What’s Funny?

A few weeks ago I watched that Joan Rivers documentary, Joan Rivers: A Piece Of Work. I grew up thinking Rivers was some sort of fashionista, red carpet sideline, talk show host. I was too young to see how Rivers’s comedy helped pave the way for comedians to invite us to laugh at things that we normally wouldn’t laugh about, or ought not to.1

There’s one scene in the movie in which Rivers tells a Helen Keller joke, which should be pretty tame by 2011 standards. But the joke gets her heckled. “That’s NOT very funny!” a man shouts over laughter. “That’s not very funny if you have a deaf son!”2

Rivers strikes back, stating, “Yes it is!” and defining what comedy should really do. “Comedy is to make everybody laugh at everything and deal with things!”

“You idiot!” she adds.

When people try to define what comedy should do it’s a lot like listening to people explain what any art form should do. It’s an exercise in futility. Who really cares? I think everybody should have some idea of what they want their work to do, but who has rule over what the entire medium should do?

…Besides the obvious. What comedy needs to do is make us laugh. I agree with what Rivers says, but not all comedy needs to be like that. I also laugh at things that are much more lowbrow…like Jackass. Jackass doesn’t challenge any belief I hold or persuade me to think about something in a different way. It’s just a bunch of people doing incredibly stupid things, and I think that’s funny.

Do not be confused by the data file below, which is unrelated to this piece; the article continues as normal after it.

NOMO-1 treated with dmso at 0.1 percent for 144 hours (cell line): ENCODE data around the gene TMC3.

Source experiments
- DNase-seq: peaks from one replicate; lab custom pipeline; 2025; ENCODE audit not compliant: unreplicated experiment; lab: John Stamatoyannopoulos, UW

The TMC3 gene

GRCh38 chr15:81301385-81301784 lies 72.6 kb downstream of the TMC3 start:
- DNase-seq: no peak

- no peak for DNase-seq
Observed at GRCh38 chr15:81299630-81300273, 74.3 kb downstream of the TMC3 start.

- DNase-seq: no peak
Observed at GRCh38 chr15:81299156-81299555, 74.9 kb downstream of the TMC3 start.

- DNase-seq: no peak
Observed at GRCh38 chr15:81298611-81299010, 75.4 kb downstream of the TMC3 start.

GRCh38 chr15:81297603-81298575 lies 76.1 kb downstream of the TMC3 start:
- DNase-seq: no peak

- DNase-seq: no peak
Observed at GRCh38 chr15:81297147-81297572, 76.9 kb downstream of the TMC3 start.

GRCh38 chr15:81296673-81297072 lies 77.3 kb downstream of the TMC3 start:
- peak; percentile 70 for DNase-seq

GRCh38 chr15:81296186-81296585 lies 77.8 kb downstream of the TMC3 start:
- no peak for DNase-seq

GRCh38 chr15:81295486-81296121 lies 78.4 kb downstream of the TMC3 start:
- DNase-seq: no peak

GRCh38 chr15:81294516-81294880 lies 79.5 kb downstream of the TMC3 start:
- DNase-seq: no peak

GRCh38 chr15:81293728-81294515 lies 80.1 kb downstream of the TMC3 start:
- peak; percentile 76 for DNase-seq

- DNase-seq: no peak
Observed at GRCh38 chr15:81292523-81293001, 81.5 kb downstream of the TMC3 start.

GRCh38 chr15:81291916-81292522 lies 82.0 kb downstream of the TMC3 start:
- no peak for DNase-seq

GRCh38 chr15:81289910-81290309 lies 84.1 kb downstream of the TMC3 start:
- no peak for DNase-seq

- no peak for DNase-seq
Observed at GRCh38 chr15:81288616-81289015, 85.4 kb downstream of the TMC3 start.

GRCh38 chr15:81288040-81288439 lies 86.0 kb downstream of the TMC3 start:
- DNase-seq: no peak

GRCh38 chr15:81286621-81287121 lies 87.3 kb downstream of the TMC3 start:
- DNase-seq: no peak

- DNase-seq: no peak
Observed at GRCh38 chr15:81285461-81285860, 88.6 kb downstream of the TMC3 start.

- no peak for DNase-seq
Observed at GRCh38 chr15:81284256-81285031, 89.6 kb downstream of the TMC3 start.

Yet in some weird way way Jackass demonstrates what was at the core of Rivers’s heckle — it’s funny to watch people get hit in the balls until it happens to you.

The best comedy is a tug of war between what’s smart and what’s tasteful. Nowhere is this more apparent than in my Twitter feed, which I’ve filled with people who can make me laugh in under 140 characters. On Twitter you’ll find tons of people joking about Rebecca Black, Charlie Sheen, and Lindsay Lohan. Trending topics are the tee-ball of Twitter jokes. What didn’t trend were jokes about the tsunami in Japan, which were immediately shouted down by people who were offended, including other funny people.3

Jokes about disasters are one of the most divisive things in my Twitter feed, but in the struggle between taste and safety it’s a sure thing that what’s completely safe is never funny. That doesn’t justify every insensitive thing ever said, but it does justify the risk.

  1. The whole documentary, which may be funded by Rivers herself, is clearly a promotional venture portraying her as an under appreciated comedienne that never truly got what she deserved. But going through old Youtube clips I wonder if there isn’t some truth to it. 

  2. This clip is on youtube, but you should just go ahead and add the whole movie to your Netflix queue

  3. This most notably happened to Gilbert Gottfried, who lost his job as the Aflac duck over his tweets about the tsunami. It’s similar to when TED had Sarah Silverman do a talk and then regretted it…didn’t they know what they were getting?